The court-martial of Army Pfc. Bradley Manning, 25, finally kicked off in Fort Meade, MD, Monday, June 3, 2013. After three years of detention, the trial seems to be a long time coming, if only to afford Bradley Manning’s supporters and critics some sort of conclusion. The next 12 weeks will be filled of evidence, witnesses, and arguments. Hopefully in the end, we should have a better understanding of hero/traitor Bradley Manning, and the exact place he will end up in American history books.
Pfc. Manning faces 22 charges which include wrongfully causing intelligence to be published on the Internet knowing that it is accessible to the enemy, theft of public property or records, transmitting defense information, and fraud and related activity in connection with computers. Most of which, Pfc. Manning has already somewhat admitted to. However, the charge of aiding the enemy may become the focus of the trial as the most serious of the charges, with a maximum punishment of life in prison. Manning has pleaded not guilty to this charge.
Manning’s charges stem from leaking over 700,000 U.S. government documents to Wikileaks, including a video, “Collateral Murder”. In the 2007 video, a U.S. military crew is shown shooting Iraqi civilians and a Reuters journalist from an Army Apache helicopter. Other leaks included diplomatic cables that may have included the identities of operatives and informants, war logs from Afghanistan and Iraq, and information on Guantanamo detainees.
Although currently being held in a military prison at Fort Leavenworth, Kansas, Manning was first detained over three years ago and held at the Marine brig at Quantico, VA. It was during this time that Manning’s attorneys claimed the conditions amounted to cruel and unlawful punishment, and sometimes torture, and attempted to have the case dismissed. The judge in the pretrial hearing ended up finding that there may have been some validity to the claims and reduced Manning’s potential prison sentence by four months.
Browse Each Day's Trial Summary Below
Day One: Opening Arguments and Witness List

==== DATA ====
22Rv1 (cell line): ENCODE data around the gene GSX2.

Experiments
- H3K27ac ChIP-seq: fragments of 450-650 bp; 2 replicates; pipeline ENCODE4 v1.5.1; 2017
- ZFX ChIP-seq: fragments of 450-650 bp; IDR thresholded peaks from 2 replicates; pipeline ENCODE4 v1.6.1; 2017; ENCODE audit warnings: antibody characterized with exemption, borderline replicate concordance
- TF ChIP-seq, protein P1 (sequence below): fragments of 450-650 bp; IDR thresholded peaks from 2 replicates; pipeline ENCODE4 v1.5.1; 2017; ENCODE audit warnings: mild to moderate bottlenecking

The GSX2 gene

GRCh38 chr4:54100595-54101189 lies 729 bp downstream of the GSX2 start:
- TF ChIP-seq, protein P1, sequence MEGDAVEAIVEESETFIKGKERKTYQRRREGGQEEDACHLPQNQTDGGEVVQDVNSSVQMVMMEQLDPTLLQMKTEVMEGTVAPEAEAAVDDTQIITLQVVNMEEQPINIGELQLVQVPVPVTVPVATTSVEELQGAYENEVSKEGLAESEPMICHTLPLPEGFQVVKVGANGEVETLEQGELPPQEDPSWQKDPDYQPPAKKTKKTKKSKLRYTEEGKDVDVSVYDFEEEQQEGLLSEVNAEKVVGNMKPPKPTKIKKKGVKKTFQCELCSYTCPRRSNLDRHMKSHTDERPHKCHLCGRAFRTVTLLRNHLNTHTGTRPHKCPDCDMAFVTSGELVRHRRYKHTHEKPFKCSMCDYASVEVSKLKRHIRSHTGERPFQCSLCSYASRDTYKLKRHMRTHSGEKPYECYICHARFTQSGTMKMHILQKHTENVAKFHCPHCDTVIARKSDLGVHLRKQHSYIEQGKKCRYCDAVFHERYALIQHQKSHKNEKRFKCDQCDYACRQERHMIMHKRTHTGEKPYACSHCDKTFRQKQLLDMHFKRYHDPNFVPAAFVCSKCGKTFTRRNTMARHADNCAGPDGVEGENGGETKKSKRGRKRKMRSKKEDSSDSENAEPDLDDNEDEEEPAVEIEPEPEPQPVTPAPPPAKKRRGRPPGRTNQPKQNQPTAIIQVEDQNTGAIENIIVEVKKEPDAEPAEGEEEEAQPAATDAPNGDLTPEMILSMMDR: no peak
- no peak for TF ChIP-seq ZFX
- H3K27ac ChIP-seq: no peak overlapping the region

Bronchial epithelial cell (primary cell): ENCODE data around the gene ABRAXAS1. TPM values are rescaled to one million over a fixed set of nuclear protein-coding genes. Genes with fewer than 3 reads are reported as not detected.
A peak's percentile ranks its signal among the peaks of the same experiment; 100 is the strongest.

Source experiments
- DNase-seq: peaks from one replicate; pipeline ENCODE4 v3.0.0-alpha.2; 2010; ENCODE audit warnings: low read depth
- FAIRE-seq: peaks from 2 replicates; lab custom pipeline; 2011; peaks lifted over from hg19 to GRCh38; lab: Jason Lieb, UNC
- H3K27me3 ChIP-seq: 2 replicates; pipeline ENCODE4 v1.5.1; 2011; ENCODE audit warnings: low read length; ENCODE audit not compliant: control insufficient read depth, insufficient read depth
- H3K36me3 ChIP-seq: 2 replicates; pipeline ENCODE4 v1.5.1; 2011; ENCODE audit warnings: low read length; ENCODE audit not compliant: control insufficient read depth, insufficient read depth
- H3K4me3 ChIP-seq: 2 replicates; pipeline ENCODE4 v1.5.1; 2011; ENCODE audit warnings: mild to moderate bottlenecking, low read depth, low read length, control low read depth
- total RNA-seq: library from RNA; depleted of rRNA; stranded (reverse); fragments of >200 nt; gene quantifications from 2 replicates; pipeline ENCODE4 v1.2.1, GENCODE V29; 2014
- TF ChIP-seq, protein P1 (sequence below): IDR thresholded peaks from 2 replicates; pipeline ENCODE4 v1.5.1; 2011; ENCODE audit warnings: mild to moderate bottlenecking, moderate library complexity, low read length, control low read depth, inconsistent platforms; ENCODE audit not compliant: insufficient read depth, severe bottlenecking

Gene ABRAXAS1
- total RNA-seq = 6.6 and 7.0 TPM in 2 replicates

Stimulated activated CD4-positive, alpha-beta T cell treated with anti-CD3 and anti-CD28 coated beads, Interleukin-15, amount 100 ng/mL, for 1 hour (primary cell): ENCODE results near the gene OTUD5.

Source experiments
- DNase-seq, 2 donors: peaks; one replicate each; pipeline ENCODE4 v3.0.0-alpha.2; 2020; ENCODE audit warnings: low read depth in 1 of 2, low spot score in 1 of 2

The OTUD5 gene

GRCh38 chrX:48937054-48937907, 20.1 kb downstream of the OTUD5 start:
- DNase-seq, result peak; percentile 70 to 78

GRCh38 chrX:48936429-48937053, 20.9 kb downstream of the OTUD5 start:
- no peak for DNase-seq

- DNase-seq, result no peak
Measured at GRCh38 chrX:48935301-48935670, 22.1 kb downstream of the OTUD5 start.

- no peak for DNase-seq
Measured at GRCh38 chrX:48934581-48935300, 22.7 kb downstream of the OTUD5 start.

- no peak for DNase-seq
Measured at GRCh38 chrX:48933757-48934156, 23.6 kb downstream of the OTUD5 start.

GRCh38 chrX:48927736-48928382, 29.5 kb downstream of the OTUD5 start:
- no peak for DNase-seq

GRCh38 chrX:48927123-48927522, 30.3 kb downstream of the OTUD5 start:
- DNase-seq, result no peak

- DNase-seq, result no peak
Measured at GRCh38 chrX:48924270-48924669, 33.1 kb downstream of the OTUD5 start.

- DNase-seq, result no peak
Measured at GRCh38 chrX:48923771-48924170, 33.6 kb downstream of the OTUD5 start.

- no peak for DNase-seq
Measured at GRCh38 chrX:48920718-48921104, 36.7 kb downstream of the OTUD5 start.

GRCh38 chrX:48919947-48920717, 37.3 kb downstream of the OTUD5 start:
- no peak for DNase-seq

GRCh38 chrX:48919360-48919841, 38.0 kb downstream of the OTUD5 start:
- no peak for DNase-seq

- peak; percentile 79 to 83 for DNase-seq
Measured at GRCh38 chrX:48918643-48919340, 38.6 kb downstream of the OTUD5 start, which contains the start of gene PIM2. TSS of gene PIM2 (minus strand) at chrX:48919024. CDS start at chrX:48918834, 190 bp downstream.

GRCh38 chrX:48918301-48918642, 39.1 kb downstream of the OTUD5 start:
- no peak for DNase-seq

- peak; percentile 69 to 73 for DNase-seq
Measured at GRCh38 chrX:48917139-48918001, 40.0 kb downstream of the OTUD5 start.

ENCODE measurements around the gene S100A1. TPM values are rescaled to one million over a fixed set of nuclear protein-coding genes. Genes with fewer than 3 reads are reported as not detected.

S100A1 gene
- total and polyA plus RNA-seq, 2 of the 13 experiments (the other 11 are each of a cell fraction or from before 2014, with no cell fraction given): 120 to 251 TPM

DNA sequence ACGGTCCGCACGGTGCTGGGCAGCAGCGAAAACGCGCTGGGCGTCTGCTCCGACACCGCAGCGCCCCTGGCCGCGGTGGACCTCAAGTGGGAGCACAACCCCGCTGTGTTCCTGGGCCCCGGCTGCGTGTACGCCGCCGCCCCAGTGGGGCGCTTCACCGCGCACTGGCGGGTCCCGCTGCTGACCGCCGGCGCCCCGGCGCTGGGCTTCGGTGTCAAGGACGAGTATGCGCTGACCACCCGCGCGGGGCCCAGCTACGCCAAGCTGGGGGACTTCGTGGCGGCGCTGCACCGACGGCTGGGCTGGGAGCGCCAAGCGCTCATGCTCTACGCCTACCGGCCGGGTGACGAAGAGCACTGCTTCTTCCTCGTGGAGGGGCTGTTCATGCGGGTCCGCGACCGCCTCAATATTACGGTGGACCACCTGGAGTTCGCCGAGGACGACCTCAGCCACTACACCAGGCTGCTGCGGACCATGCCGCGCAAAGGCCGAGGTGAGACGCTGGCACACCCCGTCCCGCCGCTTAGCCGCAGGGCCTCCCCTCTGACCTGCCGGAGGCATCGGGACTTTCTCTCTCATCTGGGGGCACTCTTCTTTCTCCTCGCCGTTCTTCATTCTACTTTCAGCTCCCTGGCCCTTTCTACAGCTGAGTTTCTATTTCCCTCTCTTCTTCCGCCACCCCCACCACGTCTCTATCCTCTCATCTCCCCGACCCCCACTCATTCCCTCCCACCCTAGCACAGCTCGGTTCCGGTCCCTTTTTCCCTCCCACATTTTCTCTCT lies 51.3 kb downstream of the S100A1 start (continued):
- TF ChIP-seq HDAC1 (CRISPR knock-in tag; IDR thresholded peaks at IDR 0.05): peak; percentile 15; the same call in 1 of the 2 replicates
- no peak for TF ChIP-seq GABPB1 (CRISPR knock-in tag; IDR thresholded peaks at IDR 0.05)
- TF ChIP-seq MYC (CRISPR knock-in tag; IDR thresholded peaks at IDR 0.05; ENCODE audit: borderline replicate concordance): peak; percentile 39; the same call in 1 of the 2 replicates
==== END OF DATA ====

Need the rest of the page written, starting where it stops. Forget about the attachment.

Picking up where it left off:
In the first day of the trial, the U.S. government was expected to introduce evidence that al-Qaeda leader, Osama bin Laden received some of the diplomatic cables after requesting a copy of U.S. military logs from another member of al-Qaeda.
This evidence will likely become the most important evidence in prosecuting Manning of the charge of aiding the enemy, since for the most part, the cables that were leaked have been viewed by most of the global population as information that made the U.S. look bad, but was not harmful to the security of any nation.
As with most parts of the trial, this evidence will be closed to the public. However, prosecutors are expected to call a Navy Seal as witness, who participated in the killing of Osama bin Laden. Copies of the leaked documents were supposedly found on hard-drives recovered during the raid. The question will be whether the documents were found in bin Laden’s possession, and whether or not they aided him in any way.
Although accused of “knowingly [giving] intelligence to the enemy”, it has been Pfc. Manning’s claim that he “could make the world a better place” and believed that the information should be made public. According to Manning’s attorney, David Coombs, “he was young, naïve, good intentioned”.
The prosecutor, Captain Joe Morrow, however, attempted to portray Manning as a person who gathered and shared this information knowing that it would end up in the hands of the enemy, when he passed it along to Wikileaks founder, Julian Assange. The prosecutor also attempted to link a Wikileaks “most wanted” list of items published in 2009, with various searches from Manning’s computer.
Over 140 witnesses were called to testify, including several Army criminal investigators who recovered evidence from Manning’s workspace in Baghdad and his roommate, Specialist Eric Baker (who said Manning spent a lot of free time on his laptop).
Day Two: Hacker Adrian Lamo Testifies
Well-known hacker, Adrian Lamo, first alerted authorities to the leaked documents. On day two of the court-martial of Bradley Manning, Lamo testified that there seemed to be no indication that Manning intended on helping the enemy when he leaked the documents.
In May of 2010, while in Baghdad, Manning communicated via instant message with Lamo. The day after Manning messaged that he had “vast amounts of sensitive government information”, Lamo alerted authorities. During questioning by Manning’s attorney, Lamo agreed that Manning had good intentions. When asked by Coombs if he saw something familiar in Manning – “a young 20 year old with good intentions,” Lamo replied, “That was not lost on me, correct.”
Six other witnesses, including an instructor, Troy Moul (who described Manning as studious and curious), were called who discussed forensic examination of evidence and Manning’s training as an intelligence analyst.
Day Three: Meticulously Trained or Ill-Disciplined
Day 3 of the Bradley Manning trial appeared to consist mostly of an argument between the two sides on the state of Manning’s work environment.